Chappy Ferry is down to one boat to allow for routine maintenance

Ferry owner and Captain Peter Wells unsuccessfully asked selectmen for a change in the staging lines.

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The Chappaquiddick ferry will operate with only one boat for about two months, starting Oct. 17, ferry owner and Captain Peter Wells told Edgartown selectmen Tuesday. He said delays should be expected.

Every two years, one of the boats is taken out of the water for maintenance and Coast Guard inspection, he said.

This year, it’s the larger of the two boats that’s due for a checkup. As a result, he expects a backup of vehicles and trucks along the staging route, which extends from Daggett Street to Simpson’s Lane.

However, selectmen decided to take no action on Mr. Wells’s request to rejigger the staging line, preferring to wait and see how it works.

In the summer months, a police officer keeps vehicles flowing across the North Water Street intersection when space opens up along Simpson’s Lane. Mr. Wells asked selectmen to consider allowing the line of waiting cars to extend from the end of Simpson’s Lane and along North Water Street to the beginning of Daggett.

Mr. Wells told selectmen that extending the painted line on Daggett Street to nearly connect with the line on Simpson’s Lane would eliminate the need for a police officer to help drivers navigate the gap, which occurs on North Water Street, breaking the staging line in two.

“It’s going to be important to have the extended line in place, but the problem there is the parking spaces,” Mr. Wells said. Extending the line would eliminate three parking spots in front of the library, which already suffers from inadequate space for cars. Mr. Wells suggested moving the parking spots up approximately 60 feet to salvage them.

Edgartown library director Lisa Sherman said parking was already difficult.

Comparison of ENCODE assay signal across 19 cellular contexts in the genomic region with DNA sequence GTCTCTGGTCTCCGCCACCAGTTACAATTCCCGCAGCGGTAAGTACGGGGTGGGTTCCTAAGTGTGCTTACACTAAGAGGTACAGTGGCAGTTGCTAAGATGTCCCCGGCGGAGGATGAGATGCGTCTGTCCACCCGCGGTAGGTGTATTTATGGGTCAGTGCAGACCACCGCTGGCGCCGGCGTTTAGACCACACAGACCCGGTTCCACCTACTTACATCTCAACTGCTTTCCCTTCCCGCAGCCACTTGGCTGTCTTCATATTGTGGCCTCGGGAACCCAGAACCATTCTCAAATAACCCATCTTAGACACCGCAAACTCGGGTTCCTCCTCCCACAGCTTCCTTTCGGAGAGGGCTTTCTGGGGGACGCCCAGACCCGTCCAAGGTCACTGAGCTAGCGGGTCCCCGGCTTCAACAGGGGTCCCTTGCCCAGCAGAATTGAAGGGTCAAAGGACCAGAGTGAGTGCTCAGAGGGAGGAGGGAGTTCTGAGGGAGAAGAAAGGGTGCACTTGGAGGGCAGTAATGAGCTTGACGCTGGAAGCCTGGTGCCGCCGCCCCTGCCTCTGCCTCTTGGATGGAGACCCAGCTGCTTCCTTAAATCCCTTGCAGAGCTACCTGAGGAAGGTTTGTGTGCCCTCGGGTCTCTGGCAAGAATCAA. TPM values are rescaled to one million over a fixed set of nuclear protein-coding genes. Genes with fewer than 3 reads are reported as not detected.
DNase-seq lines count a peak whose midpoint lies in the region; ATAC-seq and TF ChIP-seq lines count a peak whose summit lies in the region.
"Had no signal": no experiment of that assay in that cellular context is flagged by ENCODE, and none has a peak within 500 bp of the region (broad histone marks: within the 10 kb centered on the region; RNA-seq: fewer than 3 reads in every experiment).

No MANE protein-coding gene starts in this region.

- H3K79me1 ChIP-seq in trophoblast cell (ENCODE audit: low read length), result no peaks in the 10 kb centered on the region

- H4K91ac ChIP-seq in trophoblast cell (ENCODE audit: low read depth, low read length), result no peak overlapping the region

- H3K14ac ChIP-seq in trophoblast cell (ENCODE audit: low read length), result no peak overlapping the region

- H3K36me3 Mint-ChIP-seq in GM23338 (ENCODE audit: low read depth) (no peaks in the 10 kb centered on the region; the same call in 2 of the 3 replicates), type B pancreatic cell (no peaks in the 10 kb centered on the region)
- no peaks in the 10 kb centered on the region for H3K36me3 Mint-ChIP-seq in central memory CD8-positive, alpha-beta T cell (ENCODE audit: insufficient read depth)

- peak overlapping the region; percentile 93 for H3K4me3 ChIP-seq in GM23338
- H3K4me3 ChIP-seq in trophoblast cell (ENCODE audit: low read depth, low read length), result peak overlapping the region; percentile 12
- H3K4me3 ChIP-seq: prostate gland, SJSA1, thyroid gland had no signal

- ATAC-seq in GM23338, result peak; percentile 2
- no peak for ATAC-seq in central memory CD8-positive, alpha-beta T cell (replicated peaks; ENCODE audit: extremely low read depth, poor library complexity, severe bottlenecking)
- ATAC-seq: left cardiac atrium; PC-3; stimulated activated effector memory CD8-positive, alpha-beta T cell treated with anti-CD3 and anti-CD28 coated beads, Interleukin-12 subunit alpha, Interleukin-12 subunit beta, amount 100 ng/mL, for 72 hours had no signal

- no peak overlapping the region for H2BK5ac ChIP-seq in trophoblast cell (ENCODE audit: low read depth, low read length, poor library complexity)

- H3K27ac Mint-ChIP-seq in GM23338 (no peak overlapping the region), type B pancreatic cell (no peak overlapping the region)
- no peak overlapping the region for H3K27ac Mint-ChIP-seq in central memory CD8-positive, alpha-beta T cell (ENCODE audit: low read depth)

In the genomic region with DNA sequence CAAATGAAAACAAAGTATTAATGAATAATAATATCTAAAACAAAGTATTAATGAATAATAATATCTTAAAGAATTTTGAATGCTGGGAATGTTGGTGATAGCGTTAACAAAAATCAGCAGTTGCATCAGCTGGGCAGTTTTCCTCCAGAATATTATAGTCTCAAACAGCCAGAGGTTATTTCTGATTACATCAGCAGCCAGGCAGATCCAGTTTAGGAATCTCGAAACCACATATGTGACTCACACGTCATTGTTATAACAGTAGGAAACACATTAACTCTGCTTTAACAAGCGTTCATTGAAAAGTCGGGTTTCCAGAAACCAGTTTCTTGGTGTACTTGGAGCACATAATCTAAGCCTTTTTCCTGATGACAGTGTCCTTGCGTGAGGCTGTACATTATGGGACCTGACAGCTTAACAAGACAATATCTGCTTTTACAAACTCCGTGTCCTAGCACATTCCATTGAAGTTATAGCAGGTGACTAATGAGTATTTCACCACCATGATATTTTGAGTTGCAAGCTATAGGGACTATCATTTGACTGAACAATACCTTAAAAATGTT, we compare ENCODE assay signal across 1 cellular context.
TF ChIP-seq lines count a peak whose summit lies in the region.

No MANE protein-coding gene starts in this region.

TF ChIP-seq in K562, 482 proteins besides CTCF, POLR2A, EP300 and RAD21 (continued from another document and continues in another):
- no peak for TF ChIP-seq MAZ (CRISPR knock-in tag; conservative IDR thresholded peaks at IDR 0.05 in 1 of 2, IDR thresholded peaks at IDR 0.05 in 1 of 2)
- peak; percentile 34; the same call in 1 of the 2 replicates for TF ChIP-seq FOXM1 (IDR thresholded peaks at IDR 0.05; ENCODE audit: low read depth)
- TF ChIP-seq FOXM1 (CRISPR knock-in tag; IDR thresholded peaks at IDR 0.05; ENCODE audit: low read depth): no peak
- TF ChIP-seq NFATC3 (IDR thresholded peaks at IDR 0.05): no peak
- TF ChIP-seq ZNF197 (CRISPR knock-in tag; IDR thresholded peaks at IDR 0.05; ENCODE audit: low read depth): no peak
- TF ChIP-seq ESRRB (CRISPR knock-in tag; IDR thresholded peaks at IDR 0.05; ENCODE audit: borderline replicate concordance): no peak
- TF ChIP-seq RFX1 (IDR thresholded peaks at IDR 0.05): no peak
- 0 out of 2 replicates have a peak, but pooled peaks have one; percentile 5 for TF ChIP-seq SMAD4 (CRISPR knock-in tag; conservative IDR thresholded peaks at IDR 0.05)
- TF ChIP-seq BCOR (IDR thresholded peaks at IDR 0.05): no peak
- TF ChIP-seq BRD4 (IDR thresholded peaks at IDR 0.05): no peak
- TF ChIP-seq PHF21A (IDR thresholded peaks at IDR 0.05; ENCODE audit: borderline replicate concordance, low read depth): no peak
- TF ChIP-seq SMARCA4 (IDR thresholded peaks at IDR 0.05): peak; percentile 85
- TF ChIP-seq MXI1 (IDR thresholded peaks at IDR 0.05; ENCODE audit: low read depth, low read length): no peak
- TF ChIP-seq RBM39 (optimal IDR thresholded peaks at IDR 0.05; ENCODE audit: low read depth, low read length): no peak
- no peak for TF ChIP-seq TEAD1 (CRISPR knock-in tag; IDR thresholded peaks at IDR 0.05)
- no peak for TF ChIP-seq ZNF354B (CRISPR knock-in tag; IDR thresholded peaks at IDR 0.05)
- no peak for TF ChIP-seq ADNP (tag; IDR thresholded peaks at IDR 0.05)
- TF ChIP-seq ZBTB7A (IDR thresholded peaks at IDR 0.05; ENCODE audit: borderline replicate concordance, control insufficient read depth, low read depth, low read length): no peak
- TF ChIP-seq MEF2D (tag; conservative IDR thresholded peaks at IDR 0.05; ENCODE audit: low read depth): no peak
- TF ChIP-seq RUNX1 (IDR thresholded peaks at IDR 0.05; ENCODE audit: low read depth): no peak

“I don’t see that working this year until the library is gone,” selectman Margaret Serpa said.

Ms. Serpa said the street is already congested with the workers and vehicles. The Edgartown library is expected to move its collection to the new building sometime in November.

“We get a lot of comments all day about the difficulty of finding a spot,” Ms. Sherman said.

Selectman Art Smadbeck suggested playing it by ear and allowing the system to continue as it is, though without the summer-season police officer there to coordinate traffic.

Cars would then drive up to Daggett Street to see if there is room to wait in line. If the line is full, they would circle back to wait on Simpson’s Lane.

“We certainly could just let that happen,” said Mr. Wells. “But people swear, and people get pretty impatient. The police will be called.”

“If the police keep getting called down there, then we’ll have to come back here and rethink the parking situation,” Mr. Smadbeck said.

Police Chief David Rossi said he’d like to take a look at the situation in person.

“I just don’t want to have to put a guy down there,” he said.

The issue of traffic in front of the library was expected to be over, but delays in the library move have prolonged the issue.

“Maybe the other alternative is maybe you could wait a couple weeks to take the boat out and maybe make it not such a long period of time,” town administrator Pam Dolby said.

“Once the boat comes out of the water, I don’t have a lot of control over what the Coast Guard tells us to do. It will never take less than two weeks to get all the work done. Being a realist and also having some experience in doing that, you’ve got to multiply that by four,” said Mr. Wells. He added that he could not change when the boat was scheduled to be worked on.

Selectmen decided to wait and see how the traffic flow plays out.

“We’ll all be in touch; I think that’s the best we can do,” selectman and chairman Michael Donaroma said.